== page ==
Pete, flushed and sweaty from running across the playground, huffed as he caught up with his friend. “Mom said that they’re spreading space junk all over the atmosphere, and aliens’ll get really mad. Maybe annihilate us all cause of it.”
Bert crossed his arms and shifted onto one leg, bracing himself on the chain-link fence. “Aw, that’s stupid. Those NASA folks are experts. They know what they’re doing. Sides, we’re alone in the universe.” He pointed at the blue sky. “Not even plants up there. Just lots of rocks flying about in gi-norous empty space.”
His hand perched on his hips, Pete’s cheeks darkened. “That’s what you say. But I’m positive that aliens exist. I read a whole book on alien abductions. Really cool.”
Bert lowered his gaze and narrowed his eyes. “You’d be okay with getting dissected and studied, and then put back together and sent home to have weird dreams for the rest of your life?”
Pete shrugged. “I’d go to an analyst. Mom’s analyst tells her what her dreams mean and where she’s really from—”
“Please. I’d die if I had to tell anyone my dreams.”
Bert scrunched his eyebrows together and kicked a stone. “Still, I’d rather take a chance on being dissected than believe we’re alone.”
Sticking the edge of his tennis shoe into the fifth row of links, Pete hefted himself up and climbed to the top. He swung a leg over and perched on the bar. “What’s so bad about being alone? Even if there were aliens, we’d just be a speck to them.” He peered down. “You saw what Mr. James showed us…solar systems, galaxies, universes…it went on and on. We’re lost in it all—invisible.”
Bert propped his hand over his eyes, blocking the sun. “You’d better get down. They upped the suspension time.”
Pete laughed. “Suspension? Who cares? I’d just listen to music and watch stuff. Better than listening to teachers yammer on about things I’ll have to fact check later. Like it matters.”
Bert leaned on the fence, his face tired and drawn. He wiped his sweaty brow. “I guess that’s why I like aliens. Maybe they’d care. Maybe they’d think we do matter—even though we’re just a tiny speck in the universe.”
A man called from across the yard. “Hey! Off that fence, boy, or I’ll have you running laps after school.”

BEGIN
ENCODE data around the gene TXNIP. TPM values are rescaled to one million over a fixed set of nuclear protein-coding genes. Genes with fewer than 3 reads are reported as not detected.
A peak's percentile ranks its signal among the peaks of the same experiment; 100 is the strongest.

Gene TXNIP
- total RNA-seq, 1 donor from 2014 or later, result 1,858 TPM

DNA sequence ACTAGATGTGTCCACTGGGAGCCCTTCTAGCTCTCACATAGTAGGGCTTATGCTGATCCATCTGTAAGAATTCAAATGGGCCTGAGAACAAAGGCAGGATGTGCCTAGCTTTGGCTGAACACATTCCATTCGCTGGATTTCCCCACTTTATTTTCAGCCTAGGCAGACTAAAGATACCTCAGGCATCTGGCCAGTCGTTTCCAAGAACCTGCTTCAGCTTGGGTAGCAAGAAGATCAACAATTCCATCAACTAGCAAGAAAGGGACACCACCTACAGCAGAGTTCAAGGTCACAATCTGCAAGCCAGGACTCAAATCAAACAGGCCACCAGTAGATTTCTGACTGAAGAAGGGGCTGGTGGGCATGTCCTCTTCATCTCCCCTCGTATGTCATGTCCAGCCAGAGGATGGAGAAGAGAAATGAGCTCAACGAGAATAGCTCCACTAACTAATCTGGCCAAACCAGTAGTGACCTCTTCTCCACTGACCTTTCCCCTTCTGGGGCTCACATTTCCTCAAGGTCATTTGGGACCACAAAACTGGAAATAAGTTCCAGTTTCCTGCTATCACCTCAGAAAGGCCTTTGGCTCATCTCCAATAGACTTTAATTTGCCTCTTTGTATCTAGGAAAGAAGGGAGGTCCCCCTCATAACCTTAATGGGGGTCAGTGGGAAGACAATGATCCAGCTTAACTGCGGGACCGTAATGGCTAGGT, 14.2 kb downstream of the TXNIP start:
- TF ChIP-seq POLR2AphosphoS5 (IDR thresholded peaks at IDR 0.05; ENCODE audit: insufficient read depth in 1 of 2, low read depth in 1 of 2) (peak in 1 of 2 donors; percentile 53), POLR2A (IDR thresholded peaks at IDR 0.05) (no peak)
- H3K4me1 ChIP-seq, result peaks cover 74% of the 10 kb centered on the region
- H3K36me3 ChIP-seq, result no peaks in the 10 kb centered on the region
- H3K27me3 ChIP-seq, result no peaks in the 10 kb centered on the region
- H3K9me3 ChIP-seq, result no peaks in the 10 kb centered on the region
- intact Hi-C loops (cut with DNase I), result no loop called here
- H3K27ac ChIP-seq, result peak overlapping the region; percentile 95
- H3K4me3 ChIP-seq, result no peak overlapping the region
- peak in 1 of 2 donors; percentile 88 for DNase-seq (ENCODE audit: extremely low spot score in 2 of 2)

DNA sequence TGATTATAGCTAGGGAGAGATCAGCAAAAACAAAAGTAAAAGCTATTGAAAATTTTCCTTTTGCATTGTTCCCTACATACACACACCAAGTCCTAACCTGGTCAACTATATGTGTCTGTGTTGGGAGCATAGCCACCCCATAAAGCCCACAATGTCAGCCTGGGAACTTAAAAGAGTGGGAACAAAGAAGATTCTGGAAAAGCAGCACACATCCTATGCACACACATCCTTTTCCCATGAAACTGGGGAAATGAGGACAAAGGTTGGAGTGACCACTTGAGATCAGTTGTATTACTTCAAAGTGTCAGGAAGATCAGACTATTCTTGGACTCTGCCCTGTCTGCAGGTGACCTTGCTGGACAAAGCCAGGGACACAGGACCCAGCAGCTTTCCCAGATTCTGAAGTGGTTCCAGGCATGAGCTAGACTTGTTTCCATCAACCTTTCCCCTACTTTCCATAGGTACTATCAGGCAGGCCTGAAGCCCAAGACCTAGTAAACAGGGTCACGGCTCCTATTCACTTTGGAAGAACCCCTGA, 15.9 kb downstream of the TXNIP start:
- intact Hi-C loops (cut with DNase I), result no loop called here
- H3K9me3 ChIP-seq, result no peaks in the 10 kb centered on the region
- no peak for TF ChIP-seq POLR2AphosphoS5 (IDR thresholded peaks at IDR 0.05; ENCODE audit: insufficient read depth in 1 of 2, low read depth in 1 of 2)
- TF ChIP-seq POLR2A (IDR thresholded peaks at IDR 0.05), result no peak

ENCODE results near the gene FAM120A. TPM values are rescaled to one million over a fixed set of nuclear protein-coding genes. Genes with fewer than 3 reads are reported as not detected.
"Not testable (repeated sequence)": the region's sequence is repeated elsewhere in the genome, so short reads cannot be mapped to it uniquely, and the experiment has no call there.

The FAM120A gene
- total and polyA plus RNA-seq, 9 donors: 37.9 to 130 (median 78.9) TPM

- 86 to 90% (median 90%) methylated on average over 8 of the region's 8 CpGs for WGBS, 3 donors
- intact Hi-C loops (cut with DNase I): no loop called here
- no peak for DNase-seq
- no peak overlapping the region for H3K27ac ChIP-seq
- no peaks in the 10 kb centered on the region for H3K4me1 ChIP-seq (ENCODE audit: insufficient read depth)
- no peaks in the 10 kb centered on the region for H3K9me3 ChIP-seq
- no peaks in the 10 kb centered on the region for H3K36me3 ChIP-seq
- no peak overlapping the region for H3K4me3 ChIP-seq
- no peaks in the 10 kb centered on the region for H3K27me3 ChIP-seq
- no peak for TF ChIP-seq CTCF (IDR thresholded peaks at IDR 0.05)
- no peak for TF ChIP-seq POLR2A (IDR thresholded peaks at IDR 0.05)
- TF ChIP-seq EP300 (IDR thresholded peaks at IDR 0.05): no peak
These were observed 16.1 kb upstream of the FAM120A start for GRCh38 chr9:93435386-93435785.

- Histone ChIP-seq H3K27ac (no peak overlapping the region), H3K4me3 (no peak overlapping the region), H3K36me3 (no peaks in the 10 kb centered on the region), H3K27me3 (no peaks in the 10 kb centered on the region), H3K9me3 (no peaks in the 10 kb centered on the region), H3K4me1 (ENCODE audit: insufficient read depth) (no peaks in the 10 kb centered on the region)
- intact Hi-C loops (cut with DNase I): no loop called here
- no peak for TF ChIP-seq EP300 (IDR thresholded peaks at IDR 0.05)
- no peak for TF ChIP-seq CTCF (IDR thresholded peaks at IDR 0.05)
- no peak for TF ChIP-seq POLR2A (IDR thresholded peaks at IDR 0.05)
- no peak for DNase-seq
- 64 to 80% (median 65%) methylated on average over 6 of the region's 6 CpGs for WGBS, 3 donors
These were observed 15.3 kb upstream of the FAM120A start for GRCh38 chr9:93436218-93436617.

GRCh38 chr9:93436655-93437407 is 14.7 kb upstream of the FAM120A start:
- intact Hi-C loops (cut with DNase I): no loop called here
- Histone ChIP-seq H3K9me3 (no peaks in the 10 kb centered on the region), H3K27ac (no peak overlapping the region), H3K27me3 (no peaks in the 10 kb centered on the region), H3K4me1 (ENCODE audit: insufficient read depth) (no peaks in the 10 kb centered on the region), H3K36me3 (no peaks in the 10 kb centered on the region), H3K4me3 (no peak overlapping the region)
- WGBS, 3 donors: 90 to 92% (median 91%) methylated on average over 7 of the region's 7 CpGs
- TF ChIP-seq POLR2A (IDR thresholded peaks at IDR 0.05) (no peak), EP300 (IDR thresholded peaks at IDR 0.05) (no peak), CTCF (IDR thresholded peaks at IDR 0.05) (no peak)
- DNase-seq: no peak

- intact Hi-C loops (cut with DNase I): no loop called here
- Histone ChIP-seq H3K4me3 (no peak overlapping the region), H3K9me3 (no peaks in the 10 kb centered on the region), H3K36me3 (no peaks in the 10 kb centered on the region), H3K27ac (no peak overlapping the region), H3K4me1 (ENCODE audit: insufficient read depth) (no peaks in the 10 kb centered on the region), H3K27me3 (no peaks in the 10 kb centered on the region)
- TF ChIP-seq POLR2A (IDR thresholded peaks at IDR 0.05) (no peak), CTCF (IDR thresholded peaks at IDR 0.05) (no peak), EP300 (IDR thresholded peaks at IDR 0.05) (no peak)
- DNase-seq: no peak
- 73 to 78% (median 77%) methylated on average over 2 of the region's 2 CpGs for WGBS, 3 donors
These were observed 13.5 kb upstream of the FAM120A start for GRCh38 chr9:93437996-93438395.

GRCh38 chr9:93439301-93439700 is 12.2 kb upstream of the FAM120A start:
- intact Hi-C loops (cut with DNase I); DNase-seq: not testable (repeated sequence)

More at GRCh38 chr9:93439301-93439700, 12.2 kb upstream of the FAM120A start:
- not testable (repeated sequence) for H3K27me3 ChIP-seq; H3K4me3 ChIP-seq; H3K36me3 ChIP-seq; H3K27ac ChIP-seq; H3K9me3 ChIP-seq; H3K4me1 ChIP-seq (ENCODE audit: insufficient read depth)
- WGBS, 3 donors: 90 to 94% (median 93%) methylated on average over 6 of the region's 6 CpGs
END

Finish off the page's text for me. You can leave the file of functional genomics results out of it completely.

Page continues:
Pete scrambled down and frowned, his gaze darting from the cement to the angry teacher. “Geesh. You’d think he owned it!”
Bert squinted at the man who turned and strode away. “Kinda does. He’s in charge of the yard—he’ll get blamed if we damage school property.”
A shrill bell rang, sending a flurry of students to the door.
Pete slumped across the yard. “Who cares?”
Bert followed along beside his friend, watching the teachers line up, waiting for their students. “I think they do.”
Zuri, dressed in a battered mechanical exoskeleton, hefted a large cylindrical object over his shoulder and nodded to the Cresta before him. “Thanks, Uv. I heard they don’t make these parts anymore.”
Uv bowed with his four tentacles wrapped daintily behind his thick middle. His stained bio-suit bulged at the seams with every move. “Think nothing of it. I always like to serve my faithful customers with special care.”
Zuri started toward the ship’s open bay door. He stopped and turned around. “Just one little question.”
Uv’s bulbous blue eyes blinked in innocence. “Yes?”
“Just outta curiosity—where’d you find it?” He shifted the tube further back on his square shoulder. “I looked everywhere.”
Uv’s thick lips wobbled in a perky grin. “Well, normally, I don’t give away my secrets—but you’re one of a kind, Zuri. I don’t mind being like clear water with you.” He glanced aside.
Two Crestas consulted a console to the right and spoke in low murmurs.
Twitching Zuri’s arm, Uv motioned him closer to the bay door. They stopped at a large color-coated map of their sector. Uv tapped a section on the left. “You can’t see it, but there’s a speck here that’s quite valuable. A tiny system in what they call the Milky Way.” He shuddered. “Don’t ask me what they were thinking. Disgusting name.”
Zuri frowned and leaned in. “You mean Earth? I’ve been there. Barbaric. Full of wild animals and wilder people.”
Uv’s eyes widened. “When were you there?”
“Centuries ago.” Zuri patted his chest. “I’ve had almost all new parts put in since then.”
Uv pursed his lips. “Looks like you might need a few more soon.” He shook himself. “Well, anyway, they’ve gotten past the crust…put primitive vessels into space…and dropped parts along the way.”
Zuri tilted his head, his gaze swerving to the object on his shoulder, his eyebrows arching. “This comes from—”
“We had to make alterations to make the blasted thing useful. But, as far as raw parts are concerned, Earth is a fertile field.” His lips puffed into a smile. “Crestas make the most of every situation.”
Zuri thrust out his own chest. “Ingots are famous for resourcefulness.” He turned and strutted toward the door. “I’ll have to make a return visit to that planet.” He waved and chuckled. “Never know what a little speck might offer.”
A. K. Frailey is the author of 15 books, a teacher for 35 years, and a homeschooling mother of 8.
Make the most of life’s journey.
For books by A. K. Frailey check out her Amazon Author Page
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